There’s been lots of buzz about the “Dumb Starbucks” that opened in Los Feliz, California this week, and customers have been lining up for hours to get in. The menu is similar to ordinary Starbucks stores, though favorites like lattes and frappuccinos have been renamed to include the word “dumb” (and, unlike at your neighborhood Starbucks, the drinks are free, though tips were suggested). In order to attempt to avoid liability for their use of the famous coffee chain’s trademarks, the “dumb” store’s owners claim that their store is actually a work of parody art, rather than a coffee shop.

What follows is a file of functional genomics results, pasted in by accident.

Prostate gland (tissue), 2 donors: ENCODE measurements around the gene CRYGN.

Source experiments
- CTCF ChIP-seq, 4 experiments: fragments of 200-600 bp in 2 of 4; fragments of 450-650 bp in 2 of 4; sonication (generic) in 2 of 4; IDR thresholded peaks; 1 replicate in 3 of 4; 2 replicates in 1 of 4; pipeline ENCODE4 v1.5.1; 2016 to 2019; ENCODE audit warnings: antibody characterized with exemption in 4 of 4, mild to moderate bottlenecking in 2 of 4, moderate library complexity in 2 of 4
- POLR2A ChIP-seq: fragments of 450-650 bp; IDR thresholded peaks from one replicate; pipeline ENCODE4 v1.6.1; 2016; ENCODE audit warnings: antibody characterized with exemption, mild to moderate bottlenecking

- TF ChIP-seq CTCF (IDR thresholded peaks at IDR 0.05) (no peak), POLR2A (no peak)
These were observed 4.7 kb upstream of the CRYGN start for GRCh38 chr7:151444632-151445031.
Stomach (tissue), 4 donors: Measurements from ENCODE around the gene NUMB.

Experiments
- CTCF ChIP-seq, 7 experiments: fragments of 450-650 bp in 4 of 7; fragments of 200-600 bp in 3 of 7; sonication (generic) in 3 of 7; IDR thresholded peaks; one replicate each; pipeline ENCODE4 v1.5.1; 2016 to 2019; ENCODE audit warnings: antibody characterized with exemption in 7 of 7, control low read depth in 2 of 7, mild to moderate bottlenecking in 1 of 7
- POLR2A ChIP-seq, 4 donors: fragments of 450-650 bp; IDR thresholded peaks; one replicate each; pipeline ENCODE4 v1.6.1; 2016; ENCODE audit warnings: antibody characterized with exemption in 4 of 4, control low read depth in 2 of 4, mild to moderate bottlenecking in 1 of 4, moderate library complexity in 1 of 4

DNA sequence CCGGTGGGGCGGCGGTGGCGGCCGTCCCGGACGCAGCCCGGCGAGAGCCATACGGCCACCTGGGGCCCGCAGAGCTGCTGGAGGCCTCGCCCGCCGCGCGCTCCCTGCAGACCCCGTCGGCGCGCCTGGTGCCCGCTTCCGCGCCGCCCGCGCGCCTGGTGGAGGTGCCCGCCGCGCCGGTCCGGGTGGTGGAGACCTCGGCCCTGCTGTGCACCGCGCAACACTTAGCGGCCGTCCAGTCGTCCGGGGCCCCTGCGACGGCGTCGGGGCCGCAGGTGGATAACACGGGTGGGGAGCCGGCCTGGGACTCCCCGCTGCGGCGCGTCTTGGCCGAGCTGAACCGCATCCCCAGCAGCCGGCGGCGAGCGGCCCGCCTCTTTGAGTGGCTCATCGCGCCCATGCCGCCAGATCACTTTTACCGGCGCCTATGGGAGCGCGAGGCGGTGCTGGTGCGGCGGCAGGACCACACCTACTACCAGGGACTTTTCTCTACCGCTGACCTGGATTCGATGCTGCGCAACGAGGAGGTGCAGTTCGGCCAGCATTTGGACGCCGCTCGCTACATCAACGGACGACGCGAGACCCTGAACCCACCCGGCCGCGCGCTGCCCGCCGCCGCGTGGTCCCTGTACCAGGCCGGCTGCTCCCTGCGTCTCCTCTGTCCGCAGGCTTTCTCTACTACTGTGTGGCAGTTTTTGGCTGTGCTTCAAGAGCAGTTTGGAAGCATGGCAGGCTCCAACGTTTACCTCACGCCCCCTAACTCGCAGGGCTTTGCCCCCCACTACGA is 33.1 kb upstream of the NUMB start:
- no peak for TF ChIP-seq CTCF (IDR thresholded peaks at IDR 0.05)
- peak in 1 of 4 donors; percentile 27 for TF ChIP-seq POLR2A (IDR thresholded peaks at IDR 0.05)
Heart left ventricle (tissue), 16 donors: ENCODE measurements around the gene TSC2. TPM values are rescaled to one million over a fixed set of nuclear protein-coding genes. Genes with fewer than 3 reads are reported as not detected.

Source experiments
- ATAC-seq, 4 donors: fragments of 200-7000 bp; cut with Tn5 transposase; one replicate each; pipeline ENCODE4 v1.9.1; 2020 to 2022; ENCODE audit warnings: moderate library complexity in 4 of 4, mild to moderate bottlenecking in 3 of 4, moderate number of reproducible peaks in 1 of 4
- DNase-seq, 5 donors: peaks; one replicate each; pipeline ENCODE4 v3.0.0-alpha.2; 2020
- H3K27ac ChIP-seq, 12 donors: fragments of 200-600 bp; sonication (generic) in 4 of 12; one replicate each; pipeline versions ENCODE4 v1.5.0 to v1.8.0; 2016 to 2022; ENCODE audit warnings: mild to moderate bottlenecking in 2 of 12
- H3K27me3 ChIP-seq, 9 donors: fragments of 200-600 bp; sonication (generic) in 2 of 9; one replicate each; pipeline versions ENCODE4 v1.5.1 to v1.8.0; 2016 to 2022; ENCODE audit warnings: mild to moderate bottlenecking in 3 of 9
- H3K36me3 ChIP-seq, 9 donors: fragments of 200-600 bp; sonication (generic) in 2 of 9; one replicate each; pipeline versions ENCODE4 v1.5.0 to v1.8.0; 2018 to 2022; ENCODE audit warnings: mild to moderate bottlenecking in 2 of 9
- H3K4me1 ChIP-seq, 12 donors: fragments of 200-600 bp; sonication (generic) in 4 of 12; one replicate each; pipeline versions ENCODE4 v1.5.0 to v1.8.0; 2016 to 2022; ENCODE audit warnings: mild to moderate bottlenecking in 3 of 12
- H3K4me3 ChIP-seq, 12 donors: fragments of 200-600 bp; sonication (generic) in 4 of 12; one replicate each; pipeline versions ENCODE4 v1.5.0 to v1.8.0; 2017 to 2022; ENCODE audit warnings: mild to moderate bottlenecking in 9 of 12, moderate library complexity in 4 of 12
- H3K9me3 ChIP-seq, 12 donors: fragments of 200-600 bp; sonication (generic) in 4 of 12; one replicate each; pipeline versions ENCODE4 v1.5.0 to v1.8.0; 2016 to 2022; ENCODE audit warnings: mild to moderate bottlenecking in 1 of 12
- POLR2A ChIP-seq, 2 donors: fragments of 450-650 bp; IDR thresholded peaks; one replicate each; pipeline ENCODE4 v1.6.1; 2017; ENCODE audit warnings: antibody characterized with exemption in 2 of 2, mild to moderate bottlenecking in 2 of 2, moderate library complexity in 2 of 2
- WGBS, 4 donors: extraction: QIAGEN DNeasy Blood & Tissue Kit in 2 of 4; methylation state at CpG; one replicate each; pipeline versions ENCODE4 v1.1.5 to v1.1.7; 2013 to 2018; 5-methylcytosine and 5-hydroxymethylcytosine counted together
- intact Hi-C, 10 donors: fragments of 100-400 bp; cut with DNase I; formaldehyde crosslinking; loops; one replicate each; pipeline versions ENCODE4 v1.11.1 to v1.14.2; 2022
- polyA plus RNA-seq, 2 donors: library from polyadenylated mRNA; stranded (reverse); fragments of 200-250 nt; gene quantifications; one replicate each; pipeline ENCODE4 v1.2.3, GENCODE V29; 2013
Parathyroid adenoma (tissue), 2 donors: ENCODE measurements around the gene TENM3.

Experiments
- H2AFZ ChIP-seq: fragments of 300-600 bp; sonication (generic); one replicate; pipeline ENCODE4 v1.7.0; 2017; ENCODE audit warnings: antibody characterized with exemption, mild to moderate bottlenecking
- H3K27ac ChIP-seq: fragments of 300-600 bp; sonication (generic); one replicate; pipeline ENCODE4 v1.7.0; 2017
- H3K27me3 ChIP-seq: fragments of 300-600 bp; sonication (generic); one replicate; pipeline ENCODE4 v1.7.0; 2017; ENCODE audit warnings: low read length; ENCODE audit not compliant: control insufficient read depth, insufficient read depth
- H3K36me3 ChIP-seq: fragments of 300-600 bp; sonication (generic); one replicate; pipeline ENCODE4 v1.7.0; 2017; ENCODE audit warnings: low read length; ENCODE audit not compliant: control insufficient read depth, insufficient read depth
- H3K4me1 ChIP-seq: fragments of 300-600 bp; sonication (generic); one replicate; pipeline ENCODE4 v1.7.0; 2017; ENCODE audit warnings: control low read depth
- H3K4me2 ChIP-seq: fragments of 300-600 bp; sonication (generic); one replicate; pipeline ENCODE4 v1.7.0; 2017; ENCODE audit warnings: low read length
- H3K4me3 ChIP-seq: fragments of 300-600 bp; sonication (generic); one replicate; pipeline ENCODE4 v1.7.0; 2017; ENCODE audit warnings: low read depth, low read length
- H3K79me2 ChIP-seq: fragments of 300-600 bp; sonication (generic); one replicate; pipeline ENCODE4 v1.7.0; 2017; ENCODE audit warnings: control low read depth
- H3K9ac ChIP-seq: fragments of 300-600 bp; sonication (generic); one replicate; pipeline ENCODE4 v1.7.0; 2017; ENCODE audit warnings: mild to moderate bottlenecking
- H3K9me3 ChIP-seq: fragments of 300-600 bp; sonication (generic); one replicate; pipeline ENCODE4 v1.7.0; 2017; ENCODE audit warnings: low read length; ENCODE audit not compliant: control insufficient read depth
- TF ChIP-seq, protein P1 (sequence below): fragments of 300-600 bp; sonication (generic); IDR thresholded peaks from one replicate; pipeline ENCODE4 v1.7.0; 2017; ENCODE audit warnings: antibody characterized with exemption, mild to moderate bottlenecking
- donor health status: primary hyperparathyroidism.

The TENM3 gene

However, there is generally no statutorily recognized right to parody a business’s trademark. For example, one famous trademark case (Anheuser-Busch v. Balducci) held that a cartoonist could not parody the Michelob beer trademark as “Michelob Oily,” even as part of commentary on the Gasconade oil spill: “…the majority of those surveyed construed the ad parody as suggesting that Michelob beer contains oil. This relationship obviously tarnishes the marks’ carefully-developed images. Moreover, the tarnishment results from a negative, although vague, statement about the quality of the product represented by the trademark.” This differs from copyright law, which explicitly provides a parody fair use exception. Starbucks, known to vigorously protect its intellectual property rights, has said it is looking into the matter; some reports state the store stopped serving coffee around 7 p.m. Sunday.